It also might depend on your applications: whether you’re in healthcare and you’re trying to move Epic there; or you’re in manufacturing and you’re trying to move SAP HANA there—you may choose one over the other just because it fits what you’re doing better. Or they have a better cost model for some of those, call it, heavier applications that run in cloud because cost is always a factor.
Big Bet No: 3
Microsoft’s Broad Services Portfolio, AI And Copilot
We’ve found that there’s a lot of services around the Microsoft offerings, whether it’s Azure or modern work. There’s a lot of adoption.
We’re actually picking up a lot of activity around AI now and some of the Copilot products. We’ve got workshops and plenty of ways that our customer can engage us to learn more about AI.
Then we also partner with Gartner. So we use a lot of the information that we can lean on. We think of them as almost like a full-time analyst for us as we go out to market to guide our efforts and our offerings to what’s really meaningful now and in the near term for customers.
Microsoft’s a bit complicated to work with me. They are a lot of programs and a lot of change, and they move very fast. So partnering with them is a little different than most of our traditional partnering engagements. But Microsoft has been a great partner for us.
Big Bet No: 4
New Hybrid Workforce Is Driving Network Security Revenue
Our networking has actually been hot.
A lot of companies have reconfigured offices, moved offices, have downsized—they’re looking at it saying, ‘Well, these networks haven’t been modernized in years. We have things that are coming into obsolescence. We won’t have security updates. We won’t have patching. So what’s my next generation? And how do I essentially turn the whole network into a cybersecurity sensor? Then how do I carry that into the home user’s environment as well so that I have policy and identity across all of those wherever anybody’s working at any point in time. And improve those experiences when those employees are in the office?’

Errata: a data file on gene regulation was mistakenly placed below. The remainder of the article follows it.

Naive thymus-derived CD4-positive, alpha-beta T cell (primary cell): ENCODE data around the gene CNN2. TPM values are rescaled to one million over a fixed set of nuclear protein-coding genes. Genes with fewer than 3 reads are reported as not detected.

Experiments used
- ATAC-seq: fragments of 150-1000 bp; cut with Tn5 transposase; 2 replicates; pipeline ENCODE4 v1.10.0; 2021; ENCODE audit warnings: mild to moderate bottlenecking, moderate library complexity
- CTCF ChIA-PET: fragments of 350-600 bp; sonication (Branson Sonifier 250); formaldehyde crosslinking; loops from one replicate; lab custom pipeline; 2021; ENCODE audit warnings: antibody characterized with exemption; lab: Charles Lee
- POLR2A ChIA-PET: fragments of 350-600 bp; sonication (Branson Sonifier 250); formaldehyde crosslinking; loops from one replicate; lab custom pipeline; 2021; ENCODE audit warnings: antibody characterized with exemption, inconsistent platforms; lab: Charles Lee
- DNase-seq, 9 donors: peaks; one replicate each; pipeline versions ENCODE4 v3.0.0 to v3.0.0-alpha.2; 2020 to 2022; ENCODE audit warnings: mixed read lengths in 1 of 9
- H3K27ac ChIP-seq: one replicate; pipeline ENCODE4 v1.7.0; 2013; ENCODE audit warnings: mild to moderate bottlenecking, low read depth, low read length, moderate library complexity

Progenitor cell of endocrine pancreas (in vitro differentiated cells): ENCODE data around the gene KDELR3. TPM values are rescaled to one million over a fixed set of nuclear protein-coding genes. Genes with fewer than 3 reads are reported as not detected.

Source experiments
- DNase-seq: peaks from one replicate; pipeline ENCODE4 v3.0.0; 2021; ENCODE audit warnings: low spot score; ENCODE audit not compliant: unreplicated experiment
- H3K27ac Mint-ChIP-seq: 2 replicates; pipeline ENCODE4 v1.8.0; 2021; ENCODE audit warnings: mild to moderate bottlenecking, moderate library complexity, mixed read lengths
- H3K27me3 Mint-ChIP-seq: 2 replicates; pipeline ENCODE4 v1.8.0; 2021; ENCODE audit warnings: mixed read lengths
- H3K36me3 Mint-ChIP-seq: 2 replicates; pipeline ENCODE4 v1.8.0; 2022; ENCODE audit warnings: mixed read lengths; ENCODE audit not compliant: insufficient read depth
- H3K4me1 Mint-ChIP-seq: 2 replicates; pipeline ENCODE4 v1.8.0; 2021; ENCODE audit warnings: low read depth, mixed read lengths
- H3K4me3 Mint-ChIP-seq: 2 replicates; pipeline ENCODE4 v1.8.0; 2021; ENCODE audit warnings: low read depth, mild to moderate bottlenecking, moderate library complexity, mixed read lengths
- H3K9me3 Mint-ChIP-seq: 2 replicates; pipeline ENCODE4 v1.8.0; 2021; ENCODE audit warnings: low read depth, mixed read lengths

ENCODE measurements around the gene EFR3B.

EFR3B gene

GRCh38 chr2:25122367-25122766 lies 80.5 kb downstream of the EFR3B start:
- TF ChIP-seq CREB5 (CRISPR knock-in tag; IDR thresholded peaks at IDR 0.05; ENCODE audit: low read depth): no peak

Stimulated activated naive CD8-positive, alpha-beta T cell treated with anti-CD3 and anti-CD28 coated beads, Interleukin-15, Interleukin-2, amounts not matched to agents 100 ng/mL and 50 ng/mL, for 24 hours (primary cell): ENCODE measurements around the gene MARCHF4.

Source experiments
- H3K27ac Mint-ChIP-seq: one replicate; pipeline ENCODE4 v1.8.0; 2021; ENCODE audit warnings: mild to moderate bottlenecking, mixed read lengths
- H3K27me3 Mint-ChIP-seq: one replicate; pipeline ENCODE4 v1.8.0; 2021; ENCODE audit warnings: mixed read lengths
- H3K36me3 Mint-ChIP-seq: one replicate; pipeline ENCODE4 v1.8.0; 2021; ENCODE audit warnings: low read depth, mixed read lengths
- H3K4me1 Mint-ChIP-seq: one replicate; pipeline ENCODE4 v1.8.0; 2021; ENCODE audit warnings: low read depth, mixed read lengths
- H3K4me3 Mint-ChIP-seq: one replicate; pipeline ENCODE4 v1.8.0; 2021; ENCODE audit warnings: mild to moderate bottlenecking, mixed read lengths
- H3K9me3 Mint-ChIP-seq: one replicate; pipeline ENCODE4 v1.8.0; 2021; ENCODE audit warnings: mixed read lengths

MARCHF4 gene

We saw a lot of customers come back into the office. We saw people put rules in place where you got to be in three days a week. Well then they started to see some of the deficiencies from years of some of that technical debt.
We’ve seen investments in that happening pretty rapidly, especially around obsolescence as well. A lot of vendors that are saying, ‘Hey, this equipment that we sold a ton of is obsolete first-, second-, third- quarter next year. You need to replace it. And by the way, you also need to order with enough lead time now to make sure we can get the product in your hands logistically.’
Big Bet No: 5
Hiring And Retaining Top Talent Is Key As Channel Partners Are More Critical Than Ever
Partners are definitely becoming more and more important [to customers]. We’ve had a lot of demand for senior-level resources and for talent. I think customers have the same challenge. Everything’s moving extremely fast.
When you look at the pace of innovation, like in AI for example, it’s like, ‘How do customers deal with it?’ They need it. They need experts. So they turn to the channel because we have resources and we have certain skills, certain strengths that they come looking for.
We’re helping very large organizations that have very large IT teams because they need our talent, they may need our skills for a period of time to help them to grab on to some of this market opportunity. That’s where I think demand for cybersecurity.
From a security perspective, we’re seeing a lot of demand around governance, risk compliance, and security architectures. We’ve also done a lot around continuous threat exposure management. We’re doing things around breach and attack simulation, as well as attack surface management. So some of those more advanced areas are definitely good areas for customers to reach into channel partners, even if they have a team and they do a lot on their own. But to reach in for that specific expertise, and potentially buy it as a hybrid or a managed service from us—that has been definitely an area of growth.
Also around the talent shortage. Finding and retaining talented people that can deliver on those advanced concepts, that’s where I think channel organizations have strengths.